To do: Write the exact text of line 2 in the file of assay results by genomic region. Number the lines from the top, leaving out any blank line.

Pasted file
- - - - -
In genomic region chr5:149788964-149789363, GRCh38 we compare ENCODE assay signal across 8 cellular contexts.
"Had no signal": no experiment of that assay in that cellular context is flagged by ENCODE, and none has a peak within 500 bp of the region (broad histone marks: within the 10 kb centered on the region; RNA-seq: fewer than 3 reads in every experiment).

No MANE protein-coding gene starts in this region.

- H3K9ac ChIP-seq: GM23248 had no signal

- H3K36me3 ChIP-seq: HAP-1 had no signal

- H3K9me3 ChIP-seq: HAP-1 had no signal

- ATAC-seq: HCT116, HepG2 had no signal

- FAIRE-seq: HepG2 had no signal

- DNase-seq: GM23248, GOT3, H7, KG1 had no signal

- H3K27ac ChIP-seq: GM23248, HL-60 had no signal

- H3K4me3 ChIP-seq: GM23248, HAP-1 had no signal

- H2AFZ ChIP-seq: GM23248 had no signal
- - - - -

"Had no signal": no experiment of that assay in that cellular context is flagged by ENCODE, and none has a peak within 500 bp of the region (broad histone marks: within the 10 kb centered on the region; RNA-seq: fewer than 3 reads in every experiment).